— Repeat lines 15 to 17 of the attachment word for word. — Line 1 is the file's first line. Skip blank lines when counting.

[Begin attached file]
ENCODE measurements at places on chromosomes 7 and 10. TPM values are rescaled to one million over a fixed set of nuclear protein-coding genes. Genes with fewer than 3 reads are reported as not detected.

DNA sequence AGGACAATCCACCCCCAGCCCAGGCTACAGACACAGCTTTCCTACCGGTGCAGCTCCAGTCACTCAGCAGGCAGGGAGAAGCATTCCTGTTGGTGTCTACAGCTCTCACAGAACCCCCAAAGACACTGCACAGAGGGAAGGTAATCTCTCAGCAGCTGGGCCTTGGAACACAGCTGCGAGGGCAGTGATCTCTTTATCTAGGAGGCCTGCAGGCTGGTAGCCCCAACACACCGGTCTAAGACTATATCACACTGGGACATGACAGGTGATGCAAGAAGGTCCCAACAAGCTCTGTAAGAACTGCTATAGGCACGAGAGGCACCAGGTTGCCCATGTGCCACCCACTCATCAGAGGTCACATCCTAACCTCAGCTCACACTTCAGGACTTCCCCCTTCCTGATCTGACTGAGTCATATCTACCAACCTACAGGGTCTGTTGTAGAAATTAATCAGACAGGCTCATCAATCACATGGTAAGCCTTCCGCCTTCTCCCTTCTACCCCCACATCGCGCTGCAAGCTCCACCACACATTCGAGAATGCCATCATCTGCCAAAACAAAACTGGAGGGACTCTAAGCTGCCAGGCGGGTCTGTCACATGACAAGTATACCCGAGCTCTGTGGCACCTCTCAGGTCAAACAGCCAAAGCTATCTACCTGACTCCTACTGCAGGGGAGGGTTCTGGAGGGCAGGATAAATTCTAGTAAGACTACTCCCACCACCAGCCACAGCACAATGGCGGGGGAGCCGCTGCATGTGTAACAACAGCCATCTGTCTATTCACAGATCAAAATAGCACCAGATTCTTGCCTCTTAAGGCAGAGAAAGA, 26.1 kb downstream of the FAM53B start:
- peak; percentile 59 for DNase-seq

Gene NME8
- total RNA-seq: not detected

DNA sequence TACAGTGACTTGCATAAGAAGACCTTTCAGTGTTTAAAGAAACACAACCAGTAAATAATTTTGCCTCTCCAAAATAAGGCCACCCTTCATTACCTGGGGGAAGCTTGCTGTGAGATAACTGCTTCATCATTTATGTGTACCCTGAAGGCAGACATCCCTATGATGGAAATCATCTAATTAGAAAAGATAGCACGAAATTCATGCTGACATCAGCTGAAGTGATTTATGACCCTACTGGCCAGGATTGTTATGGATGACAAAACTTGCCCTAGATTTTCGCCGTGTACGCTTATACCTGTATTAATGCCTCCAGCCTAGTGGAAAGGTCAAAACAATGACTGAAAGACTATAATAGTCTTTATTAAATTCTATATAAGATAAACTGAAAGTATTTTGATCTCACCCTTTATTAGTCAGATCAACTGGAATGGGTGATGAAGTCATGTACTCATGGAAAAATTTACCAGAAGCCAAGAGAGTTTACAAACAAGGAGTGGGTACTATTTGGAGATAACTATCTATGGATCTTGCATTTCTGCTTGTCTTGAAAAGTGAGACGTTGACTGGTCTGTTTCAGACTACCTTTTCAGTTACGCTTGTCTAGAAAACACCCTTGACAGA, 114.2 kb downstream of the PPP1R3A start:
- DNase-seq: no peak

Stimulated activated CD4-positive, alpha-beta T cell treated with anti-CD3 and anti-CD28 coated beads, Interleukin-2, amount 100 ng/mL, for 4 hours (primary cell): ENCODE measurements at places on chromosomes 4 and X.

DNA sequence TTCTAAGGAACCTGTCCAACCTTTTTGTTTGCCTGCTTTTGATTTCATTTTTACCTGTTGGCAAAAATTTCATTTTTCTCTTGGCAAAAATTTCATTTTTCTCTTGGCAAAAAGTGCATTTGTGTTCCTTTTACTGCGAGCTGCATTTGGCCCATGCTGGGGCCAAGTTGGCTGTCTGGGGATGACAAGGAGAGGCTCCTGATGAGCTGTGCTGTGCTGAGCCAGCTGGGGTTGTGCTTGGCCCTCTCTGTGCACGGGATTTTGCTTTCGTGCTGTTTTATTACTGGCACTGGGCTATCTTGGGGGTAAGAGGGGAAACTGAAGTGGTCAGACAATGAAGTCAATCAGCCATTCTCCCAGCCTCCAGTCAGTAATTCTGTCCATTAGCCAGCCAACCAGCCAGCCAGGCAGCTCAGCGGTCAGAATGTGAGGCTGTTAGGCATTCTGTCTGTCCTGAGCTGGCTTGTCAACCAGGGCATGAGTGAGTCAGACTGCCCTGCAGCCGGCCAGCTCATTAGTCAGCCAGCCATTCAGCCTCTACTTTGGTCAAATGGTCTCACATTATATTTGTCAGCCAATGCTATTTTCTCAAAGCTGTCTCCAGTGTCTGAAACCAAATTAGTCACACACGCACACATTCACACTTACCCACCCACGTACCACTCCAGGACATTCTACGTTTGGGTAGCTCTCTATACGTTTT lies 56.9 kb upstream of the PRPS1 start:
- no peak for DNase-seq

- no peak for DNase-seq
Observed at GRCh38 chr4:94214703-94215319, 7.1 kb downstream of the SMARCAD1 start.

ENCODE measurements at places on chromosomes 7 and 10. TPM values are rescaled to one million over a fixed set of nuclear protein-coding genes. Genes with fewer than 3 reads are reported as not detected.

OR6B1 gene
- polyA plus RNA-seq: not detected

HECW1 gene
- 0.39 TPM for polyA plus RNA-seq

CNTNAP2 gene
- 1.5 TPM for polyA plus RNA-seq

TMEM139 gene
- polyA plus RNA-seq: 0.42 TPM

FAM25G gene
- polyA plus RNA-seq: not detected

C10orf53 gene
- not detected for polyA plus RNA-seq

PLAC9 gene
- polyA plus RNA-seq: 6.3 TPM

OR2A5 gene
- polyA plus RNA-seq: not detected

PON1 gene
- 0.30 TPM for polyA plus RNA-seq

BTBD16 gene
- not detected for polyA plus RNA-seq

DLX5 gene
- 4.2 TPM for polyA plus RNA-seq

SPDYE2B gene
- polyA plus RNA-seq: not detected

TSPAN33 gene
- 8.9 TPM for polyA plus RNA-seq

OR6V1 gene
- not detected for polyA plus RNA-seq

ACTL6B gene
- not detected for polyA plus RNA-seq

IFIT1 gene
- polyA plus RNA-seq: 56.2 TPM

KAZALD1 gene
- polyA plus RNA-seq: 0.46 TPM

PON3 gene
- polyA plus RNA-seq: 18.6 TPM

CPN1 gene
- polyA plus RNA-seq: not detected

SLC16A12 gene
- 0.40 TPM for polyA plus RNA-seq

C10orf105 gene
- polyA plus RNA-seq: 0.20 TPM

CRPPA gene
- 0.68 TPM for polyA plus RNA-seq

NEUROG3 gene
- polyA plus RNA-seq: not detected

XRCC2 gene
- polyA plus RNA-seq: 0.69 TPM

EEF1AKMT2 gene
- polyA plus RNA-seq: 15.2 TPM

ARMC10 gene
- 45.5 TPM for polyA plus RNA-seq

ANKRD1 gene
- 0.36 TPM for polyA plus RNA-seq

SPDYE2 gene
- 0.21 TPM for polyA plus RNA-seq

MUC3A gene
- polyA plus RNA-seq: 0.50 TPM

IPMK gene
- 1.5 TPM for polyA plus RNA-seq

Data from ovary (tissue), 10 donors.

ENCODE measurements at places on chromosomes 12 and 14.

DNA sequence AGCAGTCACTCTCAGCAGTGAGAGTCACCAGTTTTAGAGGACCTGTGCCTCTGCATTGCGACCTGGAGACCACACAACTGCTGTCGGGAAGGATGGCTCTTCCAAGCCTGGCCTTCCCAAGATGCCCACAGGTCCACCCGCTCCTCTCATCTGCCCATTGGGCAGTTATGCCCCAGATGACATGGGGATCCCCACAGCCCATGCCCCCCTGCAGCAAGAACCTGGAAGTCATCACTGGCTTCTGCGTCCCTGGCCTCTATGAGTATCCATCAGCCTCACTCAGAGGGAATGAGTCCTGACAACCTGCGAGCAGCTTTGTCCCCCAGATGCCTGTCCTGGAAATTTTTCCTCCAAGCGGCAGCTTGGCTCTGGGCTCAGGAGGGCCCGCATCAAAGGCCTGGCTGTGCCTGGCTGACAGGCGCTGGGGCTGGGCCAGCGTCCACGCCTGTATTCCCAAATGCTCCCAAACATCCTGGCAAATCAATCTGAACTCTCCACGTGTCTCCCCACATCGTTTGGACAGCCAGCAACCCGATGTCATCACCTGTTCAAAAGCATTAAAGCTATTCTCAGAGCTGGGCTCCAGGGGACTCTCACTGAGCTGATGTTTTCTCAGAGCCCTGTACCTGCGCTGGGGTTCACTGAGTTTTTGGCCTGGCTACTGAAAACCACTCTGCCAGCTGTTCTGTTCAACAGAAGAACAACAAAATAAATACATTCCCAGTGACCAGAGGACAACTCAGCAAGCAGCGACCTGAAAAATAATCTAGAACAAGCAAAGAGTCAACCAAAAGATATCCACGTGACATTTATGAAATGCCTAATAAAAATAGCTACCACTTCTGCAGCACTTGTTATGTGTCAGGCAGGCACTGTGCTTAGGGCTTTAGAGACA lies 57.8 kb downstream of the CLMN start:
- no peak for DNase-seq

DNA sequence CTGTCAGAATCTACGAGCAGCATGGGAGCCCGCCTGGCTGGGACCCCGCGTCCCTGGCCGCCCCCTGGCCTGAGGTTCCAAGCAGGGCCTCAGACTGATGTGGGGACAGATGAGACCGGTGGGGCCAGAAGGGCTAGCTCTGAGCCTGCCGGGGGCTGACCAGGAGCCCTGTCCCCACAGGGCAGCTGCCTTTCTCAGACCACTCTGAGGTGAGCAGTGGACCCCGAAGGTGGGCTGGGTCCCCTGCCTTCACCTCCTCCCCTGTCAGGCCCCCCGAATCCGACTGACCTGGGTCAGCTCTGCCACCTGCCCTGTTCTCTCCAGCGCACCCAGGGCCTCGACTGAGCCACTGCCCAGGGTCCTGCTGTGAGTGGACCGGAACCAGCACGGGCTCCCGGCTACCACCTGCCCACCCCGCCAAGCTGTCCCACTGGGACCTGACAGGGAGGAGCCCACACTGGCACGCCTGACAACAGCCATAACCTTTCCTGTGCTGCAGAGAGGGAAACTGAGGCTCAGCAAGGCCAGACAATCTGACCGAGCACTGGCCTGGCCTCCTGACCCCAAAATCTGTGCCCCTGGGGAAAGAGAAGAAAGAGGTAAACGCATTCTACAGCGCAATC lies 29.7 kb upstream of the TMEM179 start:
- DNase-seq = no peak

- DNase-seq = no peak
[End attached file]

- polyA plus RNA-seq: not detected

HECW1 gene
- 0.39 TPM for polyA plus RNA-seq